Islam acknowledges that every individual is endowed by Allah with intellectual capabilities to choose a path of action using free will (ikhtoyar) on the basis that each is accountable and responsible for his actions. As khalifah each individual shall apportion the power he holds according to Shariah principles that preserve and protect the collective falah and adl of society. Islam expects but does not require righteous action. People are free to choose. However, true faith in Allah prevents an individual from acting in a manner counter to the principles and values of Islam. True faith despises every kind of corruption on earth as if they were a direct corruption of the Word of Allah. Therefore, the responsibility of all humanity is to be a custodian of Allah in every sense, morally protecting the Earth, all of its inhabitants and all the elements that harmoniously maintain human existence.
These Standards are applicable to any organisation, regardless of legal form, geography, size, industry or sphere of influence. They enable and enhance stakeholder transparency. More than just disclosure however, these Standards provide appropriate direction for the implementation and the assessment of activities that fulfil the social and environmental obligations inherent in the teachings, traditions, practices and influences of Islam.
Additionally, while aspirations of social responsibility in Islam are based on philosophical grounds, there are clear demarcations which make activities either lawful (halal) or unlawful (haram). These demarcations may undergo translation that results in varying cultural interpretation. IRI Standards are not intended to substantiate or accommodate any particular view, but to allow for self-determined evaluation and appropriate expression of responsible activities.
The preservation and enrichment of faith, life, posterity, intellect and wealth are essential objectives (maqasid al-Shariah) to any Islamic society. They support the cornerstone precepts of well-being (falah) and a good life (hayat tayyibah), both emphasizing a tight relationship between social justice and economic fairness.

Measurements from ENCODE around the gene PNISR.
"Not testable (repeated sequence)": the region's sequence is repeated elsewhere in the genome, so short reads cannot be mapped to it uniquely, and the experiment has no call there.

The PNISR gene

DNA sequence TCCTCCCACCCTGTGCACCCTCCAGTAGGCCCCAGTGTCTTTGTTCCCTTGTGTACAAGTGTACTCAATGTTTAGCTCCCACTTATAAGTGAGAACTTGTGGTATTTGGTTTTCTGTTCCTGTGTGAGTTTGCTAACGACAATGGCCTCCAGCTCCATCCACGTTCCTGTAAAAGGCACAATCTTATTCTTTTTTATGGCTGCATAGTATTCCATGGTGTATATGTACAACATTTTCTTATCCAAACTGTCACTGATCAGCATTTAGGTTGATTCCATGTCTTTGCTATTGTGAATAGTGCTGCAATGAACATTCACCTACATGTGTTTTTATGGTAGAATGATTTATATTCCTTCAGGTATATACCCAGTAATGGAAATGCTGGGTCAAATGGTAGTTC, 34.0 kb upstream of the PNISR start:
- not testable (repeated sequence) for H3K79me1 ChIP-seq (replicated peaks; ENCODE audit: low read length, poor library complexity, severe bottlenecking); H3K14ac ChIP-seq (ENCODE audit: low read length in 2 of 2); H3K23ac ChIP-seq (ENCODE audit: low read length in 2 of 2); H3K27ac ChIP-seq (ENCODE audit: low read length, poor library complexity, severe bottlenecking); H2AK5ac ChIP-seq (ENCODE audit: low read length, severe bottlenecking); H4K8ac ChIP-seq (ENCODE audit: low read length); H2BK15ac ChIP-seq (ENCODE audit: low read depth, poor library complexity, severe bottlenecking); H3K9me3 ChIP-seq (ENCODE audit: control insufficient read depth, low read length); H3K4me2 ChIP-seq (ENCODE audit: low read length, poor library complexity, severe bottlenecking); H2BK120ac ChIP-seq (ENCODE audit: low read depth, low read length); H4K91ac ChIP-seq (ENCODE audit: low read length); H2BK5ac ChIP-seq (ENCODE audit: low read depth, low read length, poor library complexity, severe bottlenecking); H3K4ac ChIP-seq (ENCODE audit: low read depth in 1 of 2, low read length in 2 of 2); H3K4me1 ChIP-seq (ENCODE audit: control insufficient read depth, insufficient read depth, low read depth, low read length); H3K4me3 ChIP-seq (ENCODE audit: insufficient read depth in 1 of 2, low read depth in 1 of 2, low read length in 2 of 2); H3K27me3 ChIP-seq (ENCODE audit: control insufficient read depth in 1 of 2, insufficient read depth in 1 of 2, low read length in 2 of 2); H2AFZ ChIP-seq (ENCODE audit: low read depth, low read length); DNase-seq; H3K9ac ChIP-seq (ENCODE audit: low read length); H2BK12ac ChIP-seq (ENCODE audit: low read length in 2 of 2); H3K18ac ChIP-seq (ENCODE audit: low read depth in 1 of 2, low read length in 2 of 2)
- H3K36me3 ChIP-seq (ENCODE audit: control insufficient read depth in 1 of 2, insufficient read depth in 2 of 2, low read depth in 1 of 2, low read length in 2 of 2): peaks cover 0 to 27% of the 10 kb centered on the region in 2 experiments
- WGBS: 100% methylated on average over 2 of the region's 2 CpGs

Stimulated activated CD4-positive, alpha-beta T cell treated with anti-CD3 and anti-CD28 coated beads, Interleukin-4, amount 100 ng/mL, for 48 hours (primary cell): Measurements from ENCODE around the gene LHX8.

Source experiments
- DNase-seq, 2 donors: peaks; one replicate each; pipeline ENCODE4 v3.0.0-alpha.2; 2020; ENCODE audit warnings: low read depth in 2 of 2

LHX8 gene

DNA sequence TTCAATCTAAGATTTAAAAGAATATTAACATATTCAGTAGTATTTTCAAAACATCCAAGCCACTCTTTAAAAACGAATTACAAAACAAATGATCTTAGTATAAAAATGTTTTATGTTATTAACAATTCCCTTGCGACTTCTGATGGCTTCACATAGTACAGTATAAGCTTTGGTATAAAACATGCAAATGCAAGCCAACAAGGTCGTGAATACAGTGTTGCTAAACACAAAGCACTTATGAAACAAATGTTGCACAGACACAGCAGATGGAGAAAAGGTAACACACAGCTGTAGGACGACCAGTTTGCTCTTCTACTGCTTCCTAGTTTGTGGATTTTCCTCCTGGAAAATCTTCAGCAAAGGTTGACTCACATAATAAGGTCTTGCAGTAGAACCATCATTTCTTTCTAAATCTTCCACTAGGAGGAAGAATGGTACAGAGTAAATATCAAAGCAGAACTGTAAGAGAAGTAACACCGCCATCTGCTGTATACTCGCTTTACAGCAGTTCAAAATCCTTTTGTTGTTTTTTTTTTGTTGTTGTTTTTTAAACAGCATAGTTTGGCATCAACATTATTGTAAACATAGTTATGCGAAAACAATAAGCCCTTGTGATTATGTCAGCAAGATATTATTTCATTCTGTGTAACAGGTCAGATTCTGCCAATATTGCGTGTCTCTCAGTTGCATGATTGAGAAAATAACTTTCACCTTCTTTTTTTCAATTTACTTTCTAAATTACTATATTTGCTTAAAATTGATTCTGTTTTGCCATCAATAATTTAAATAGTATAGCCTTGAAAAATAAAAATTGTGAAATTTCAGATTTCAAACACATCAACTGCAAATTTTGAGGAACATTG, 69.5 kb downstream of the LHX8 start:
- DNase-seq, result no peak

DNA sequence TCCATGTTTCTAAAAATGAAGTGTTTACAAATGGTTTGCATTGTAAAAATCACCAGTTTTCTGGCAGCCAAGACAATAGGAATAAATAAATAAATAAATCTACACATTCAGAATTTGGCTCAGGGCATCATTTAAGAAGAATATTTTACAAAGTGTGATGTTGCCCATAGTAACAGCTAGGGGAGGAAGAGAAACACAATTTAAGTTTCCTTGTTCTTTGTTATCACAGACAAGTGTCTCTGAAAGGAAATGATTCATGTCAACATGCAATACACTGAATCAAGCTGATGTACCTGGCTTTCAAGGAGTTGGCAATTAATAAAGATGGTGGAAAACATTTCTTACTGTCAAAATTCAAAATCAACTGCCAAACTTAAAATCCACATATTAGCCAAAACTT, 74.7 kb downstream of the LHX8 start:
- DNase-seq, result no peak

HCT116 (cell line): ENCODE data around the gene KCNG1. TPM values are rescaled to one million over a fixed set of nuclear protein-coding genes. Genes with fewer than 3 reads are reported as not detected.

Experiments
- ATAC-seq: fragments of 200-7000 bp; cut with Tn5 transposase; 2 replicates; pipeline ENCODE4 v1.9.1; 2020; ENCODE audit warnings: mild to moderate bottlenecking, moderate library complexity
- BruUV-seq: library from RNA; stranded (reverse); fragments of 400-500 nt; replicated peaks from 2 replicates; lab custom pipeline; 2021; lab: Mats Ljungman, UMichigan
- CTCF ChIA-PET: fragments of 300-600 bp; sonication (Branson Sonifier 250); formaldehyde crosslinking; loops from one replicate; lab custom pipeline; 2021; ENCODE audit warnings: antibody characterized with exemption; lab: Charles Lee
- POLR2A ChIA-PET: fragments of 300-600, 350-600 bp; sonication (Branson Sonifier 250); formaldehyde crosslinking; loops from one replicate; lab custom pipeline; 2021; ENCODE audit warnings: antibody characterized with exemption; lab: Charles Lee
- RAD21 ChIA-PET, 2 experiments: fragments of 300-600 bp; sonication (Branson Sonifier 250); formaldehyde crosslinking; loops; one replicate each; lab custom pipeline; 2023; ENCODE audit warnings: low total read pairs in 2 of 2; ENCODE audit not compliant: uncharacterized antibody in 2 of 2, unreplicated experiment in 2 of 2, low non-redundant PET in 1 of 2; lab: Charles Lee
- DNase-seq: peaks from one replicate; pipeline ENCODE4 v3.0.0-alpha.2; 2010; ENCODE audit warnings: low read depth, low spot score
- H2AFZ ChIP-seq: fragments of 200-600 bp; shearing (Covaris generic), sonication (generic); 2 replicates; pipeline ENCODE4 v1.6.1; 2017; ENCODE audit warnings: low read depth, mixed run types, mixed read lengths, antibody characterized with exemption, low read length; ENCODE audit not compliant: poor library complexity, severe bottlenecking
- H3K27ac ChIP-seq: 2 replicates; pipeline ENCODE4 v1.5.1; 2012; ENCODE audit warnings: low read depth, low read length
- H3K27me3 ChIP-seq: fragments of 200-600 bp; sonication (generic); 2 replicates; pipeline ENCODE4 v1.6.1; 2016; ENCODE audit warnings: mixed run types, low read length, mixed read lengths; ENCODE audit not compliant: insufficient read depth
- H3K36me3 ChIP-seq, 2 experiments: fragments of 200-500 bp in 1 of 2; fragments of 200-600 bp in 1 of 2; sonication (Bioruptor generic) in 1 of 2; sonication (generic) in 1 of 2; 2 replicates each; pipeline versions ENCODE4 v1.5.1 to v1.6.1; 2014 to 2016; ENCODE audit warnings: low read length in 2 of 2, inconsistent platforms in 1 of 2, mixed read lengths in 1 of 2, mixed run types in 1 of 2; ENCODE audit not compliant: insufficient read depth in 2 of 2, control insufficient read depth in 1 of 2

The IRI Standards utilise the goals of Islamic social behaviour together with the five preservations to define and guide responsible activities and reporting transparency. Definition and guidance are established through the fundamental values of Unity, Vicegerency, Social Justice and Responsibility, all of which contribute to the harmony and benevolence that encompasses Islam, both as a faith and a way of life.
Each of these values carries a powerful meaning and message, directed not just to the whole Islamic world, but to all those that embrace true peace and prosperity throughout humanity.
The framework for the Standards of the Islamic Reporting Initiative beyond the preamble will require the collaboration of a wider group of participants from the Academic, Business, Government and Clerical communities.
The IRI Reporting Standards Body will address both the GUIDANCE and DISCLOSURE REQUIREMENT segments of the framework prior to public consultation. It is expected that these sections will comprise the bulk of the Standard when released, as each will delve into their respective objectives through each of four fundamental values of Islam; Unity, Vicegerency, Social Justice and Responsibility.
The timeline for the Standard takes us to full release in April 2018.